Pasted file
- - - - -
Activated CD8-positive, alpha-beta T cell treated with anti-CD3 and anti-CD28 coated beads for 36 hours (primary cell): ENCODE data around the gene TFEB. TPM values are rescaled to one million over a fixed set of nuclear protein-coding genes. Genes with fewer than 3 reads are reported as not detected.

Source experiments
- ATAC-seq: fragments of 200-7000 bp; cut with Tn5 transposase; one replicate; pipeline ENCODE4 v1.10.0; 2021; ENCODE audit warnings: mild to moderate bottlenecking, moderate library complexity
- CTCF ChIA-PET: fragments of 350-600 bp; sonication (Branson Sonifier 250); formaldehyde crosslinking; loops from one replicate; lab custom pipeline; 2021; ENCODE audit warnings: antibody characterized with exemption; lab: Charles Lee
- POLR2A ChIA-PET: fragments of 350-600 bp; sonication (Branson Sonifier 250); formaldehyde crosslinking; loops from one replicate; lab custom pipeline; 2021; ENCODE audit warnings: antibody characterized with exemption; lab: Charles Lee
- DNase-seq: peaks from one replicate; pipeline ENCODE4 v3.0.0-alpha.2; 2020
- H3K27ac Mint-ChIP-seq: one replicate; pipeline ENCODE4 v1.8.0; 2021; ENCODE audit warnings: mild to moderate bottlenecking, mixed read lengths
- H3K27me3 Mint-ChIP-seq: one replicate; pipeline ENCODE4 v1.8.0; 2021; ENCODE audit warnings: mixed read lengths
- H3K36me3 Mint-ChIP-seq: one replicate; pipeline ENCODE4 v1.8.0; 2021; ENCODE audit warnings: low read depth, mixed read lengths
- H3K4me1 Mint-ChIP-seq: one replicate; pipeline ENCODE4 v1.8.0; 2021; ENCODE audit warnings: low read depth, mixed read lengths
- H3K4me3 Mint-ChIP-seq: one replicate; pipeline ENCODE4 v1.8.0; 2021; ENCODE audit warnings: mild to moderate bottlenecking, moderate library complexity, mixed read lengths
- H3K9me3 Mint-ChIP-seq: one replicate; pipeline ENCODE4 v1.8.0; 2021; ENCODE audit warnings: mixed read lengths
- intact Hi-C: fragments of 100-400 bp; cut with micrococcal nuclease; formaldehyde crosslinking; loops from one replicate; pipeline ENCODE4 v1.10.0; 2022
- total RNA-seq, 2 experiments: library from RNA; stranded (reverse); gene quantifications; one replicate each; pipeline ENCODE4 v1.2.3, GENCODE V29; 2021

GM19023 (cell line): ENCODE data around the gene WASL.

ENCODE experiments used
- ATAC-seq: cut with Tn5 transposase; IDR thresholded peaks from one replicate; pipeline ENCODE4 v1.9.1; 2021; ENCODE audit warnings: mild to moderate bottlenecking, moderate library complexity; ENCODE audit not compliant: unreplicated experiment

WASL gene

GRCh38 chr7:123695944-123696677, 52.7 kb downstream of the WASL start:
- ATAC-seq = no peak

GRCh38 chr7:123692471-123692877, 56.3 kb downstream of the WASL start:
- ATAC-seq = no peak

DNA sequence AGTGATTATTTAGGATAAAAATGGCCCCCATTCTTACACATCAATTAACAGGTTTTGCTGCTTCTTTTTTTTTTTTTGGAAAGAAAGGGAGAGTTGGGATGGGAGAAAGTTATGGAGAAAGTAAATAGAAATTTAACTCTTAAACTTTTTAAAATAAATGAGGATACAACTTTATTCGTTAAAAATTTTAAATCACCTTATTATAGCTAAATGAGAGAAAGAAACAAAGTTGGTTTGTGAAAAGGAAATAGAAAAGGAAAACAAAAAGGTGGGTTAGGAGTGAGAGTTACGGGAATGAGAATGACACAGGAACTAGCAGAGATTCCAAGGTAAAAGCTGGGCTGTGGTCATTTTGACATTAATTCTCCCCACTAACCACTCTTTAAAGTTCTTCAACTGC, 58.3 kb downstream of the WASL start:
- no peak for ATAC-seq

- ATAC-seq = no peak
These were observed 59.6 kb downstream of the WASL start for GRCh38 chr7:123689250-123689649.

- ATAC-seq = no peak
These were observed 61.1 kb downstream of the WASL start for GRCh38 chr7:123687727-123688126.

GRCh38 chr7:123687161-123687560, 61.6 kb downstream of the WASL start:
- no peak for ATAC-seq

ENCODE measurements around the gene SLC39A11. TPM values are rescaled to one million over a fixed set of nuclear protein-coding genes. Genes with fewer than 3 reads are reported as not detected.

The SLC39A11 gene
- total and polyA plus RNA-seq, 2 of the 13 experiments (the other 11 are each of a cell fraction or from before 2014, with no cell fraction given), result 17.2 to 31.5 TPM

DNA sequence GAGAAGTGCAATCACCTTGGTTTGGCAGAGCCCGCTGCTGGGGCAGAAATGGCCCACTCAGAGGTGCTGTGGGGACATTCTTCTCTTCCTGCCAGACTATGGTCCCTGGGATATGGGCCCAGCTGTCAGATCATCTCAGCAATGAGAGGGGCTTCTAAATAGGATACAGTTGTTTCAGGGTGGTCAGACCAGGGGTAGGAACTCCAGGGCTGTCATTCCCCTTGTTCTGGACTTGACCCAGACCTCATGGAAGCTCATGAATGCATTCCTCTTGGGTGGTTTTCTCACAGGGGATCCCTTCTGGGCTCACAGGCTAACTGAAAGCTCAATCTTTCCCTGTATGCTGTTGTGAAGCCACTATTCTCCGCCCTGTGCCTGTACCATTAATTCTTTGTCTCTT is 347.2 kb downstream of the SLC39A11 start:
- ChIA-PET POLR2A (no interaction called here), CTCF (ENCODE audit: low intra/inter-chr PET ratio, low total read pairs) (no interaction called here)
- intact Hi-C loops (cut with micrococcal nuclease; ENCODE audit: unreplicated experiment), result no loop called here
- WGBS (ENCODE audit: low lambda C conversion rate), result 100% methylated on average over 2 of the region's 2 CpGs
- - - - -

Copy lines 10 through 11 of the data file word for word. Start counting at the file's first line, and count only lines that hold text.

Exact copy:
- H3K4me1 Mint-ChIP-seq: one replicate; pipeline ENCODE4 v1.8.0; 2021; ENCODE audit warnings: low read depth, mixed read lengths
- H3K4me3 Mint-ChIP-seq: one replicate; pipeline ENCODE4 v1.8.0; 2021; ENCODE audit warnings: mild to moderate bottlenecking, moderate library complexity, mixed read lengths